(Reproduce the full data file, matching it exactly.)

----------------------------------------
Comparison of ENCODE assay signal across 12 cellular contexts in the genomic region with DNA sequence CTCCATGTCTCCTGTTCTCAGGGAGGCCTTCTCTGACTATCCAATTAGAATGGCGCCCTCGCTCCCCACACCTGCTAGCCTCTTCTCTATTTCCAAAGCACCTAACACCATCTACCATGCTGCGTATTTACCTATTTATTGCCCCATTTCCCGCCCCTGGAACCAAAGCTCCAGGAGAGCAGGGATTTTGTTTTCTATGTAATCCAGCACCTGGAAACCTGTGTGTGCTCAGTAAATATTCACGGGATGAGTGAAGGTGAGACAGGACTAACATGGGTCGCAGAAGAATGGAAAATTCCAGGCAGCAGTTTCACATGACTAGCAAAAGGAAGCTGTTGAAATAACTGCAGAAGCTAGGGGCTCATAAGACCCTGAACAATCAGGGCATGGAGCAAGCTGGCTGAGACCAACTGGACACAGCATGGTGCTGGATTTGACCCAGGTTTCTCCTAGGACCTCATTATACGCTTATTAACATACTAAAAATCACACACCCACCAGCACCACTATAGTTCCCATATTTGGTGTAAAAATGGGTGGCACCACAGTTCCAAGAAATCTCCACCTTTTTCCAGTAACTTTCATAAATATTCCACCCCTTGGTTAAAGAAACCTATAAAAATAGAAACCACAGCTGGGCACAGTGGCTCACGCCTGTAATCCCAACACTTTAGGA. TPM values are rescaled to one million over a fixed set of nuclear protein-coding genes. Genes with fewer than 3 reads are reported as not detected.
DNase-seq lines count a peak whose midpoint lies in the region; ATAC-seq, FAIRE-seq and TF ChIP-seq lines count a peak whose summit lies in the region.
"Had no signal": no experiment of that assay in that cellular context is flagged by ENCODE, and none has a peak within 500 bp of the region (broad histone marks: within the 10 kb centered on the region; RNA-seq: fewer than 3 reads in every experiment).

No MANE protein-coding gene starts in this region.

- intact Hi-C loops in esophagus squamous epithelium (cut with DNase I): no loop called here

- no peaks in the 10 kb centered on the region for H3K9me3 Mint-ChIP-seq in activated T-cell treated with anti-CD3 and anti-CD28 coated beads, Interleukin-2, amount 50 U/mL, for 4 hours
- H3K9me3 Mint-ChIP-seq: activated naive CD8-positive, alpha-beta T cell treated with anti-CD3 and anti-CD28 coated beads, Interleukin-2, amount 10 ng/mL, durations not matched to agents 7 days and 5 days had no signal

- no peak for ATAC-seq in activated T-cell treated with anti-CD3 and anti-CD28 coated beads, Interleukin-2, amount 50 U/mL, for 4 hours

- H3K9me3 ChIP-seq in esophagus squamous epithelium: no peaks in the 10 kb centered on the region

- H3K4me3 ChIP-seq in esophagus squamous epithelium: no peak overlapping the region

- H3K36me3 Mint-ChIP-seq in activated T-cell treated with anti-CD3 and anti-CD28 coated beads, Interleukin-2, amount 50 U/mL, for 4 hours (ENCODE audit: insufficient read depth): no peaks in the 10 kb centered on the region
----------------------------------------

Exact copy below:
Comparison of ENCODE assay signal across 12 cellular contexts in the genomic region with DNA sequence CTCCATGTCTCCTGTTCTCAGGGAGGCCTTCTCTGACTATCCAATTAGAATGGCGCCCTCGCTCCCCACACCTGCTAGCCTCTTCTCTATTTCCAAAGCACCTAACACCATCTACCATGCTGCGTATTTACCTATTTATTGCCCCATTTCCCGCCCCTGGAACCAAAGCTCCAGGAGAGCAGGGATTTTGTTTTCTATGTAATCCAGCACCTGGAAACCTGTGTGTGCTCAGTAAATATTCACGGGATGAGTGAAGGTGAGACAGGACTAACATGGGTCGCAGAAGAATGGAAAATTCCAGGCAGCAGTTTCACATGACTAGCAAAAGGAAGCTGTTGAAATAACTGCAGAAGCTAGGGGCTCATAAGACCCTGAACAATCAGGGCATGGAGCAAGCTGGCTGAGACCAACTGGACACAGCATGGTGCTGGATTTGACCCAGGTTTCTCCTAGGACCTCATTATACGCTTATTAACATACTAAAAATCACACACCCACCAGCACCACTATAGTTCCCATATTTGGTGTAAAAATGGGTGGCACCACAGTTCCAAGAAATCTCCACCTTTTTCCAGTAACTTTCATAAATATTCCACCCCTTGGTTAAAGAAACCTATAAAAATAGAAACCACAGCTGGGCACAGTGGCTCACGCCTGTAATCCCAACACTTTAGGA. TPM values are rescaled to one million over a fixed set of nuclear protein-coding genes. Genes with fewer than 3 reads are reported as not detected.
DNase-seq lines count a peak whose midpoint lies in the region; ATAC-seq, FAIRE-seq and TF ChIP-seq lines count a peak whose summit lies in the region.
"Had no signal": no experiment of that assay in that cellular context is flagged by ENCODE, and none has a peak within 500 bp of the region (broad histone marks: within the 10 kb centered on the region; RNA-seq: fewer than 3 reads in every experiment).

No MANE protein-coding gene starts in this region.

- intact Hi-C loops in esophagus squamous epithelium (cut with DNase I): no loop called here

- no peaks in the 10 kb centered on the region for H3K9me3 Mint-ChIP-seq in activated T-cell treated with anti-CD3 and anti-CD28 coated beads, Interleukin-2, amount 50 U/mL, for 4 hours
- H3K9me3 Mint-ChIP-seq: activated naive CD8-positive, alpha-beta T cell treated with anti-CD3 and anti-CD28 coated beads, Interleukin-2, amount 10 ng/mL, durations not matched to agents 7 days and 5 days had no signal

- no peak for ATAC-seq in activated T-cell treated with anti-CD3 and anti-CD28 coated beads, Interleukin-2, amount 50 U/mL, for 4 hours

- H3K9me3 ChIP-seq in esophagus squamous epithelium: no peaks in the 10 kb centered on the region

- H3K4me3 ChIP-seq in esophagus squamous epithelium: no peak overlapping the region

- H3K36me3 Mint-ChIP-seq in activated T-cell treated with anti-CD3 and anti-CD28 coated beads, Interleukin-2, amount 50 U/mL, for 4 hours (ENCODE audit: insufficient read depth): no peaks in the 10 kb centered on the region